"The cardinal's new singing man!" was the whisper passed from mouth to mouth; and when at length the singers emerged from the little door at the base of the tower, there were many who crowded round Radley to compliment him upon his wonderful performance.

It was quite a long time before the sisters caught sight of him, and then he was walking arm-in-arm with Master Clarke, who, catching sight of the little group, brought him straight up to them and presented him.

Radley was dressed in academic garb, like all the members of the university. He looked about five-and-twenty years old, was a tall and finely proportioned man, deep chested and muscular, with a gravely deferential manner that was pleasing and modest.

Arthur Cole and Anthony Dalaber came hastening up to join the group, and presently it broke up somewhat, and thus Magdalen found herself walking towards home with Clarke, whilst the others followed as they chose, having been asked by Dr. Langton to partake of a cold collation at his house, which had been carefully spread overnight by the hands of the girls themselves.

"He has a wonderful voice," said Magdalen, with a slight backward glance over her shoulder towards Radley; "who is he, and whence does he come?"

"He sang as a boy in one of those grammar schools which the cardinal is now interesting himself so much to promote. But when he lost his boy's voice he was not able to remain at the school, and has since been a servant in several great houses. He obtained a position in the cardinal's house last year, and it was there that the great man heard him singing over his work, and had him brought before him. Finding that he had some learning, and was eager for more, he decided to appoint him as singing man at his own college here, and to let him continue his studies as well. I trow that he would have willingly made him one of the petty canons, but Radley declined that honour. He has no call to the priesthood, he says; and in truth he has heard much in London of the Association of Christian Brothers, and has read many of the forbidden books.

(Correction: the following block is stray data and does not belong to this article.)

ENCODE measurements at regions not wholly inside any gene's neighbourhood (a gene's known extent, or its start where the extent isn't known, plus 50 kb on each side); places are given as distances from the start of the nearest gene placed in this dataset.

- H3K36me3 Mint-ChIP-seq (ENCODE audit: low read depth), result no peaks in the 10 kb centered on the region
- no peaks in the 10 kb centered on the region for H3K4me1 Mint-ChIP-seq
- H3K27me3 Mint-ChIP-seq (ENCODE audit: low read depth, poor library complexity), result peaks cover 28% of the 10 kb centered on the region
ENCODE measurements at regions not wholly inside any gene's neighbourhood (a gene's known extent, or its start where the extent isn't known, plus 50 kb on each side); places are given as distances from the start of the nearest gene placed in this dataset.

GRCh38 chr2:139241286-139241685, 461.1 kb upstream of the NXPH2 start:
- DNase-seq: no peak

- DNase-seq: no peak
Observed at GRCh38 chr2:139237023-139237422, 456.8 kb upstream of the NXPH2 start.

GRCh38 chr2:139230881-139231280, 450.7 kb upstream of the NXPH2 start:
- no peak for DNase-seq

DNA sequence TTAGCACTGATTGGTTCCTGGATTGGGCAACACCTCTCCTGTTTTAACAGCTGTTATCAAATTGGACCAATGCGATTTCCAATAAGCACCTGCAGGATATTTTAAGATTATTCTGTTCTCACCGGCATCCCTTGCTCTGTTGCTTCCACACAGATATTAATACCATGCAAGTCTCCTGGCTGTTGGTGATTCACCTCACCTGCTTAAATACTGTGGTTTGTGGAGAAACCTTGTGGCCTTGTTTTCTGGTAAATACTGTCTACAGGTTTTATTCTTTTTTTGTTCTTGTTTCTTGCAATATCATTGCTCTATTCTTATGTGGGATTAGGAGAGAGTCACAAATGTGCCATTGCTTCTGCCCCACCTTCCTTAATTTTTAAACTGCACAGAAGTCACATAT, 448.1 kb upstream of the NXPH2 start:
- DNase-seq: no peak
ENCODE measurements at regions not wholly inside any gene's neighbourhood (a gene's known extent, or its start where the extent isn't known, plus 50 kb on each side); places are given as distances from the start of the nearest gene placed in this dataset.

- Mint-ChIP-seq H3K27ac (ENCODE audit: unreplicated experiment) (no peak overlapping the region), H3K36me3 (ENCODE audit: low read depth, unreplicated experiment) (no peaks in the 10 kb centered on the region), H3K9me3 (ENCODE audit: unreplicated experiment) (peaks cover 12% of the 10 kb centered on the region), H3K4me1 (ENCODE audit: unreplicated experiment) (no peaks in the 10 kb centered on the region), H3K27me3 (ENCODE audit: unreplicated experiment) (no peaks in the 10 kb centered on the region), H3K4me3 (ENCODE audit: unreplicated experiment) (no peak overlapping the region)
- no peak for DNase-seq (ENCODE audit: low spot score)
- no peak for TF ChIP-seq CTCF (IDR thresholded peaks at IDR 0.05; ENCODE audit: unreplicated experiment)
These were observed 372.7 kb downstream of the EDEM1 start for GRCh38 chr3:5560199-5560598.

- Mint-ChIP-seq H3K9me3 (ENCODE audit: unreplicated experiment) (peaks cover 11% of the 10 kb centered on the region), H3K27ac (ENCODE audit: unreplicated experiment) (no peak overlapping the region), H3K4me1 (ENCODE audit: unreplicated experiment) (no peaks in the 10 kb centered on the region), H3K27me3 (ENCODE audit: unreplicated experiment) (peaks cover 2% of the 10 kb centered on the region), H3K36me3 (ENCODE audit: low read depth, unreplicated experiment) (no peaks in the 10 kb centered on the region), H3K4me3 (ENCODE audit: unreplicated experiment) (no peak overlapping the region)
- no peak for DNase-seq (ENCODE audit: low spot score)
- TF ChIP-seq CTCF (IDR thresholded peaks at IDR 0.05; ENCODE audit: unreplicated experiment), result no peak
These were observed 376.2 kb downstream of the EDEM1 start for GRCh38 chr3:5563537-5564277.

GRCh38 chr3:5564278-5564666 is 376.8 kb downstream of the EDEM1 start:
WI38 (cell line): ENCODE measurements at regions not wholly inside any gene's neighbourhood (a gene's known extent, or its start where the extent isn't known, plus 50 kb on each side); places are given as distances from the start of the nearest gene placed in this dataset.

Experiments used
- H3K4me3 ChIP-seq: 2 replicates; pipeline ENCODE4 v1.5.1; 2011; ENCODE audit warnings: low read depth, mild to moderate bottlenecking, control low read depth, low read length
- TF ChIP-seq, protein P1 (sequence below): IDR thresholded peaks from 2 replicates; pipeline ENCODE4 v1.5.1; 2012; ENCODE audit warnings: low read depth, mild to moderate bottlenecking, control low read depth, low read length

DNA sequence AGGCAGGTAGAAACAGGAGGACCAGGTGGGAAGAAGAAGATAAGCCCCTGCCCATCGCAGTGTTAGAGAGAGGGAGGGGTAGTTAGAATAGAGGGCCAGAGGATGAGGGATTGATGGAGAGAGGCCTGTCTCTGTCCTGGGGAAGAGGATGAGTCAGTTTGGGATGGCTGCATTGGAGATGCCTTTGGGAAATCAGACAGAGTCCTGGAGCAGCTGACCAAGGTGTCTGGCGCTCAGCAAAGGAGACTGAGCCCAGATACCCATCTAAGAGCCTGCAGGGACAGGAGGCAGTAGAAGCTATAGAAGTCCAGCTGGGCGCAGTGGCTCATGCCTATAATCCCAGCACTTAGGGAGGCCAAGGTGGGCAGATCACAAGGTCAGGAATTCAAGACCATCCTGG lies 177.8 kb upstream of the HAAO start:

"Indeed, I think I may call him one of them. I am not afraid to tell you this, Mistress Magdalen, for I know your heart is full of sympathy for us, who are seekers after purer truth than we can always find amongst those who are set to dispense it to us."

The girl's eyes were full of sympathy and earnest interest.

"Indeed, I would fain see all men longing after light and truth. God is Light, and God is Truth; His Son came as the Light of the world. He must desire all men to seek the Light. And if His church does not shine with it as it should, men must needs try to add to her light, each in his own measure."

Magdalen looked with the greater interest at Radley after having heard what John Clarke spoke of him. He sat beside Dalaber at table, and the two seemed on intimate terms.

Arthur Cole was beside her, and took up much of her attention. His admiration was almost openly expressed, and the girl sometimes blushed at his gallant compliments. She liked the gay-hearted young man, but she was not so much attracted towards him as towards Clarke and those more thoughtful spirits. Still, she was not proof against the fascination of his courtly address, and she listened with interest to his account of the game he had learned in Italy and had introduced to England, and which bears so close a resemblance to our modern game of football that it may well be regarded as its parent.

This was the first regular match that had been played at Oxford, and considerable excitement prevailed as to what it would be like, and how the players would distinguish themselves.

The forenoon hours, however, were mainly given up to the usual pastimes of May Day. Children decked with garlands and flowers chose their queen, and crowned her amid the plaudits of the people. Morris dancers footed it upon the green, and miracle plays were enacted by wandering troops of mummers. There were booths set up, where a sort of fair was held, and sweetmeats and drink dispensed. An ox was being roasted whole in one place, where dinners were served at midday, and trials of strength and skill went on uninterruptedly in the wide meadows round the city, some being the property of the town, and others of the university.